NEVE SHALOM, ISRAEL—The music blared in Arabic as a knot of women twirled slowly around the bride-to-be. Well-dressed onlookers, some in traditional Muslim head scarves, clapped and swayed.
On this evening of celebration, the fireworks sizzled, sweets beckoned and jubilant guests congratulated the Arab bride’s parents with a double kiss and hearty “Mazel tov!”
“It’s very normal,” said Nava Sonnenschein, one of the Jews clapping at the edge of the dance circle. “For here.”
The usual rules of the Middle East often don’t apply in Neve Shalom, founded in the 1970s as a utopian village on a hilltop in Israel’s midsection. For nearly three decades, its inhabitants have sought to defy the polarizing tugs of politics and nationalism.
Though most Jews and Arabs in Israel are kept apart by segregated communities and long years of mutual mistrust, Neve Shalom and its 250 residents—half Jews, half Arab citizens of Israel—represent a living experiment in integration.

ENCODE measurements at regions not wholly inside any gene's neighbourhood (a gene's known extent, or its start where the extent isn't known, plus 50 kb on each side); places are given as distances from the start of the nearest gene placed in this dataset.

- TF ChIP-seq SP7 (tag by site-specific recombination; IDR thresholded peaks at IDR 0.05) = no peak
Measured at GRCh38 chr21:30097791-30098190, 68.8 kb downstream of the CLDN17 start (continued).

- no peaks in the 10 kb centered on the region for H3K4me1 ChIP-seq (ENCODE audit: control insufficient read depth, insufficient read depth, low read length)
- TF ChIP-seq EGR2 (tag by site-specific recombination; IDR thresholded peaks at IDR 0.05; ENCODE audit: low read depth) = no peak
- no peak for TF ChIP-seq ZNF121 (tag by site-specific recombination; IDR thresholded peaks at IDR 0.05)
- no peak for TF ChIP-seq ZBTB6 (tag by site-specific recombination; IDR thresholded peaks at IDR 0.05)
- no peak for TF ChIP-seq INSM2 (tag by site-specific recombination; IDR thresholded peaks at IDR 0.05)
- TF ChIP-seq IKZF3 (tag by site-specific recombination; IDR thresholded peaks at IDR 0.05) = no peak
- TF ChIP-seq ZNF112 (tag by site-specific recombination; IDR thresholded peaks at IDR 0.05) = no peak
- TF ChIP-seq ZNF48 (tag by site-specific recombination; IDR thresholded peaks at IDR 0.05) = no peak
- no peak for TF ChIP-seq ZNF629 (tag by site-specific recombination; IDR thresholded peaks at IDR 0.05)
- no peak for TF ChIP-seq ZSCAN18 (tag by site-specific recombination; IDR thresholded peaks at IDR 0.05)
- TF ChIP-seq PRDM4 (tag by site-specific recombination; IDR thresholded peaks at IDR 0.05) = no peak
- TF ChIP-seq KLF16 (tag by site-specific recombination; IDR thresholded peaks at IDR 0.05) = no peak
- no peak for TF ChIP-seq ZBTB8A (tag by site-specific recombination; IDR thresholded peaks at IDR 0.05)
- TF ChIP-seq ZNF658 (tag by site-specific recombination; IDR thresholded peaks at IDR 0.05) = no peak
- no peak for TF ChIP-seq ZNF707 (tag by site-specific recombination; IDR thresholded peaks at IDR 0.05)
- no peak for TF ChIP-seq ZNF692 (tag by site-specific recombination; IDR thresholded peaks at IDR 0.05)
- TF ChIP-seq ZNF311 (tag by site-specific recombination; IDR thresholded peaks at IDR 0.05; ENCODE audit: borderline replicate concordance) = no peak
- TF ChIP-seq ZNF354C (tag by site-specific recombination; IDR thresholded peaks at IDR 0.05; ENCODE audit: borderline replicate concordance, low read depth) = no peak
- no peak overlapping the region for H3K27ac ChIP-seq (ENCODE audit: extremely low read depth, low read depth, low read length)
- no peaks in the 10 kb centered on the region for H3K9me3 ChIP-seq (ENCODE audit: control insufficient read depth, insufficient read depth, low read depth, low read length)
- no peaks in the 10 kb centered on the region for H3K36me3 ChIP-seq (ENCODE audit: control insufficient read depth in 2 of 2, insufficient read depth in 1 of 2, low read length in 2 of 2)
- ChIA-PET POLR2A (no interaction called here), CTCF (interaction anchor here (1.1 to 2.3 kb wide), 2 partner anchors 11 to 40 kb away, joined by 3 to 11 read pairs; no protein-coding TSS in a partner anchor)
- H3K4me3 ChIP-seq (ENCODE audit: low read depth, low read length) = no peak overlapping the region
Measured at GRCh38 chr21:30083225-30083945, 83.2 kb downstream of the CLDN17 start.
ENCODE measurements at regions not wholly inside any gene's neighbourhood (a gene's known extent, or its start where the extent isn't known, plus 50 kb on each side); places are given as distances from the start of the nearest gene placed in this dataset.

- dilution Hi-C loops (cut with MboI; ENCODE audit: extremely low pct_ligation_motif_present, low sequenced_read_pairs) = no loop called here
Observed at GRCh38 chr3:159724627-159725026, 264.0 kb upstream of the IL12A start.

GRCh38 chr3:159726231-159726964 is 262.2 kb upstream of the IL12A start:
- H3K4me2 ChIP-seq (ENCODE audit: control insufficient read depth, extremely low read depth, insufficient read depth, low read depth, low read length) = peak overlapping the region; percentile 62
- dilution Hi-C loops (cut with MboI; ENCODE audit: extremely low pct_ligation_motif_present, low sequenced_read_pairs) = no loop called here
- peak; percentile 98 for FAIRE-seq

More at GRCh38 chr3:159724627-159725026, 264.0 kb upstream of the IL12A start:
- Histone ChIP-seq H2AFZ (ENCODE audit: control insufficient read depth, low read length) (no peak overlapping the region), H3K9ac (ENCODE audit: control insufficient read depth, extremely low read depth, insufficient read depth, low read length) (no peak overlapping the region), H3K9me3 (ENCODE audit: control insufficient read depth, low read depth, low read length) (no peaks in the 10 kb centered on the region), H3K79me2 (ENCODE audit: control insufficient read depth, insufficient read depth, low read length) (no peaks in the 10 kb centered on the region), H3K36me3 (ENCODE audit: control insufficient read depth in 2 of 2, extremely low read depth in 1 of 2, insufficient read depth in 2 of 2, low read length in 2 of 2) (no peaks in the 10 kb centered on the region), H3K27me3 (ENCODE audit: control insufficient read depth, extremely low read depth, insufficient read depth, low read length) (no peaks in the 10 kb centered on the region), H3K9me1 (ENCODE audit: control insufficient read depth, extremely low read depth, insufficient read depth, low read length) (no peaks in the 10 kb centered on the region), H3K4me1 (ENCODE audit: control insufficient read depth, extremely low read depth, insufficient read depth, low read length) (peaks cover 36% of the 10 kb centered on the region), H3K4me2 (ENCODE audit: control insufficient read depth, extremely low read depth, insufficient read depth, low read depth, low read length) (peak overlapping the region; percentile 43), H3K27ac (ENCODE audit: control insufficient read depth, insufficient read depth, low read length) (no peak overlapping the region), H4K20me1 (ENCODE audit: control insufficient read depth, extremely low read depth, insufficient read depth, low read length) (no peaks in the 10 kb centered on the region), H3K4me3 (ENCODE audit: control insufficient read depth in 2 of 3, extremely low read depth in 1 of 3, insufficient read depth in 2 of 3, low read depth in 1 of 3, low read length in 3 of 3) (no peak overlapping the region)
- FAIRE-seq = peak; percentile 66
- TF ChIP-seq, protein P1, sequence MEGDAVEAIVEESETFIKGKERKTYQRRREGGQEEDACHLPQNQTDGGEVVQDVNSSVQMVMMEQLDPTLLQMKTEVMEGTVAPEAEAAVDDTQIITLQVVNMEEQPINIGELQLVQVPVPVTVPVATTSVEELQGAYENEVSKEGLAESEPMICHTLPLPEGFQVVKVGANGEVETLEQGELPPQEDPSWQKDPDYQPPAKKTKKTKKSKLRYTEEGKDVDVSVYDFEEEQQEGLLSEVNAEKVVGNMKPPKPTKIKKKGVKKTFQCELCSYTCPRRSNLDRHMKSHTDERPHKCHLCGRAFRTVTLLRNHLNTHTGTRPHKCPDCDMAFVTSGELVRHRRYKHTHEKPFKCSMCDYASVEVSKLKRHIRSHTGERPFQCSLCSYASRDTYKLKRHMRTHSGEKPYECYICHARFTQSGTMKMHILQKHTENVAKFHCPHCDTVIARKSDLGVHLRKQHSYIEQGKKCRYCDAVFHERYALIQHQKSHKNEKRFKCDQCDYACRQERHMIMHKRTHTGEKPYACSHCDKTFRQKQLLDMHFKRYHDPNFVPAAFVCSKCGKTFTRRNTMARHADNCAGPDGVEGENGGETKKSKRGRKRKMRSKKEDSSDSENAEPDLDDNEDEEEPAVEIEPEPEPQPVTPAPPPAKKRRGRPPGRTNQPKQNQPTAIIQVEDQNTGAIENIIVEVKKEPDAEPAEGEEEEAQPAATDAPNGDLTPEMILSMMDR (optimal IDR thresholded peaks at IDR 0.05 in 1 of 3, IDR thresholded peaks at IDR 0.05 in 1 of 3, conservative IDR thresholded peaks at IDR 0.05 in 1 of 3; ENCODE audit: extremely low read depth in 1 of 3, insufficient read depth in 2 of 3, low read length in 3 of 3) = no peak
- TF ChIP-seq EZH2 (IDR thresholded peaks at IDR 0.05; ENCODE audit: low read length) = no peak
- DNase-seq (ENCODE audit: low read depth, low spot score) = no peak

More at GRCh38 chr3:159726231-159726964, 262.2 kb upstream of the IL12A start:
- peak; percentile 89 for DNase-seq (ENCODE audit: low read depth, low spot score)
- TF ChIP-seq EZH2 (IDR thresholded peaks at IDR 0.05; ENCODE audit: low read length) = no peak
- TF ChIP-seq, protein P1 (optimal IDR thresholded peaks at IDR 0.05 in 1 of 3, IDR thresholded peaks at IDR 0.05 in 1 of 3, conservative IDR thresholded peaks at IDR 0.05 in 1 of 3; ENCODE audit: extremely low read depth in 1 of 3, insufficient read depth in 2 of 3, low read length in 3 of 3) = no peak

This was the lede of the Column One in today’s LA Times.
Neve Shalom’s residents, mostly left-leaning professionals and academics, have been tested by two Palestinian uprisings, war in Lebanon and a steep deterioration in relations between Jews and Arabs in Israel. At times, the two groups here triumphed over those divisive pressures. At others, they fell prey.
To much of the rest of Israel, Neve Shalom is a harmless if worthy novelty. But Jewish extremists once declared the Jews here traitors and sprinkled nails on the road to pop tires. The village’s Arab residents, who refer to themselves as Palestinian citizens of Israel, often are asked by fellow Arabs if they really believe that Jews can accept them as equals.
Neve Shalom, though, is not a novelty. There are many villages and towns in the north near Lebanon, like Acre (Akko), where Arab Israelis and Jewish Israelis live side by side.